There are better things to do than emphasise the very real differences that exist between the countries. What’s at stake is having an internationalist point of view on the crisis in Europe. The only way of really opposing the rise of the far right is by suggesting other targets than the usual scapegoats. We can affirm a real international solidarity with the peoples who are suffering most due to the crisis by demanding that the debts are shared equally across Europe. Thus we have to oppose an alternative project for Europe to that of the European bourgeoisie which is dragging every country backwards socially. How is it possible not to understand that our mobilisations, which are faced with coordination of the ruling class at a European level, need to be based on a coordinated project of our own? While it is true that struggles happen in a national framework they would be strengthened by a perspective like this instead of being weakened or led down nationalist dead ends. The students who demonstrated in London chanting “all in this together, all in this together” are a symbol of this living hope.
For a European Strategy
The task is as difficult as the period which the crisis has opened. However the radical left must not get locked into the impossible choice and start the risky adventure of leaving the euro and a utopian idea of currency harmonisation. We could easily work on some intermediate targets which challenge the European institutions. For example:
- The states of the European Union should borrow directly from the European Central Bank (ECB) at very low rates of interest and private sector banks should be obliged to take over a a certain proportion of the public debt.
- A default mechanism should be put in place, which allows public sector debt to be written off in proportion to tax breaks for the rich and money spent on bank bailouts.
- Budgetary stabilisation has to be reformed by a fiscal reform which taxes movements of capital, financial transactions, dividends, large fortunes, high salaries and incomes from capital at a standard rate across Europe.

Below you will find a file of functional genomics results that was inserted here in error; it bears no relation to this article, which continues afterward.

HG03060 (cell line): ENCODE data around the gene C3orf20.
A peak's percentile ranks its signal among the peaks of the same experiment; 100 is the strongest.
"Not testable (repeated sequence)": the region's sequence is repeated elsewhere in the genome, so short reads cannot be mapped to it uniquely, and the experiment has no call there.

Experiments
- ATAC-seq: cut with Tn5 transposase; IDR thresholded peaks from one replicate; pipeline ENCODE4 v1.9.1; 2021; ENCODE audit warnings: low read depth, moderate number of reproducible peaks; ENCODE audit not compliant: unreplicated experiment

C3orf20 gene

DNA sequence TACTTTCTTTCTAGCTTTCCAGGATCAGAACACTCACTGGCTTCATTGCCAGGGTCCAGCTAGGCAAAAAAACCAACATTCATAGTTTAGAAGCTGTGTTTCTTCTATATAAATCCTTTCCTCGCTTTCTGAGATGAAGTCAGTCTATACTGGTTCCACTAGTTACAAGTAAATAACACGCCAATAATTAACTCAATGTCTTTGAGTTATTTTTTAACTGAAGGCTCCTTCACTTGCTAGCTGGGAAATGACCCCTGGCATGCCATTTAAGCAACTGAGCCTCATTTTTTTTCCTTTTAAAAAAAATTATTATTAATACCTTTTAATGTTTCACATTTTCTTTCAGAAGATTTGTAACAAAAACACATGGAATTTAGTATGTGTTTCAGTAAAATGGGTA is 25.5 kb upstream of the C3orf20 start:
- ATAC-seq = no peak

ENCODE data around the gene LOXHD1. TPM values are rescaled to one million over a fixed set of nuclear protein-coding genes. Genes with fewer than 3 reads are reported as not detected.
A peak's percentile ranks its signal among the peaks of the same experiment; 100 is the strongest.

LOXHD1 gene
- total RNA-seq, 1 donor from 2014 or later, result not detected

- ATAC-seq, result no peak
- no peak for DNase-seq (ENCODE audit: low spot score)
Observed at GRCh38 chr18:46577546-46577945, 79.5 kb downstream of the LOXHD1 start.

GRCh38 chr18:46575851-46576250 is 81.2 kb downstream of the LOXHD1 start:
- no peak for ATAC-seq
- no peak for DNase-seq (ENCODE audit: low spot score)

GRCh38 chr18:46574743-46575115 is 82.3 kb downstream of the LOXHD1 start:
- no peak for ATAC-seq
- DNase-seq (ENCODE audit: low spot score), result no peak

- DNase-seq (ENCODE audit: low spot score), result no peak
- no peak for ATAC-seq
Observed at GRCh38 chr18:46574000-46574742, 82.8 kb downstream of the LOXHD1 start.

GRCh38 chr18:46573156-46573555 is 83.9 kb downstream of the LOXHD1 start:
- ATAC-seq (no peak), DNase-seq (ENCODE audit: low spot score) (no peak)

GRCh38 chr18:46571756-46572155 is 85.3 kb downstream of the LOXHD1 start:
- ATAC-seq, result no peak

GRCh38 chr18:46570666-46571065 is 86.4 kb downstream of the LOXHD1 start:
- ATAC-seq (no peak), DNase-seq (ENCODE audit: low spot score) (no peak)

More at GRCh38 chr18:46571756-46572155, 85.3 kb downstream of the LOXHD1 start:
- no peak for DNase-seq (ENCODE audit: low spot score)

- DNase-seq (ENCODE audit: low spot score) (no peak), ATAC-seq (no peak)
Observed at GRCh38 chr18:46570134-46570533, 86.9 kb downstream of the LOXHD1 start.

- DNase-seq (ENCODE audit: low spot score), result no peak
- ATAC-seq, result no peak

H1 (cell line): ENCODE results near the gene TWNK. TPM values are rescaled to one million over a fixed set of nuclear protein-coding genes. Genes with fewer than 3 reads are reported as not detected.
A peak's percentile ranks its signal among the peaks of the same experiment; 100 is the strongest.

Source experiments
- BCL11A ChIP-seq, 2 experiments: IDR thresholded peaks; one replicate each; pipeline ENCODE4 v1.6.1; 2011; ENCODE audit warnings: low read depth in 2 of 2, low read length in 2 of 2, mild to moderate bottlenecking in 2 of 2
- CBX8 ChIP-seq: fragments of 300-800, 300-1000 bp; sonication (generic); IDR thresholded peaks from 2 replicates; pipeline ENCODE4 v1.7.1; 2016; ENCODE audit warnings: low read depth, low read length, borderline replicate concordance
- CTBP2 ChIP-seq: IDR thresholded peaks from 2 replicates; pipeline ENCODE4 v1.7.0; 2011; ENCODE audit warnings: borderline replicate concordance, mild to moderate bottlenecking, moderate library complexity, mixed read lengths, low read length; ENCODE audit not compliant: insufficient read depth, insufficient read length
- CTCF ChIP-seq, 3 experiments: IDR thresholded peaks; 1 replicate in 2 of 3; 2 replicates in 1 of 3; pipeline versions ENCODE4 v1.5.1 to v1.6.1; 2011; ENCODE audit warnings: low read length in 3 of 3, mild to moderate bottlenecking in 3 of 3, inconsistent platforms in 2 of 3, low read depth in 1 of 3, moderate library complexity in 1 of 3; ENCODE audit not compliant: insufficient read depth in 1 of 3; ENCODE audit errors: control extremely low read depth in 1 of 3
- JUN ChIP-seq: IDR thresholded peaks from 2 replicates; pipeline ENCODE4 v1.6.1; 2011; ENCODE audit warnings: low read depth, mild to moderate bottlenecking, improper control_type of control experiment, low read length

We have to understand that these objectives are neither further or closer away than an “exit from the euro” which would be beneficial to working people. It would definitely be absurd to wait for a simultaneous and co-ordinated exit by every European country. The only strategic hypothesis that one can then conceive of must take as its starting point the experience of a social transformation which starts in one country. The government of the country in questions takes measures, for example imposing a tax on capital. If it is thinking clearly it will anticipate the retaliation for which it will be the target and will impose controls on capital. By taking this fiscal reform measure it is openly in conflict with the rules of the European game. It has no interest in unilaterally leaving the euro. This would be an enormous strategic mistake since the new currency would immediately come under attack with the aim of pulling down the economy of the “rebel” country.
We have to give up on the idea that there are “technical” shortcuts, assume that conflict is inevitable and build a favourable balance of forces of which the European dimension is a part. One point of support for that is the ability to damage capitalist interests. The country, which starts, could restructure the debt, nationalise foreign capital etc, or threaten to do it. The “left” governments of Papandreou in Greece or Zapatero in Spain have not even dreamed of doing this.
The main point of support comes from taking the measures cooperatively. This is completely different from classic protectionism, which basically always tries to gain ground by nibbling at parts of the global market. Every progressive measure on the other hand is effective to the extent that it is shared across a number of countries. We should therefore be talking about a strategy, which is based on the following idea: we are willing to tax capital and we will take the necessary steps to protect ourselves. But we are also hoping for these measures, which we propose, to be implemented across Europe.
We can sum up by saying that rather than seeing them in opposition to each other we have to think hard about the link between breaking the neoliberal European project and our project of creating a new Europe. •
Michael Hudson is Distinguished Research Professor of Economics at the University of Missouri, Kansas City and author of Super-Imperialism: The Economic Strategy of American Empire (1968 & 2003) and Trade, Development and Foreign Debt (1992 & 2009). This article appeared on the Socialist Resistance.org website.
Michael Hudson, “U.S. ‘Quantitative Easing’ Is Fracturing the Global Economy.”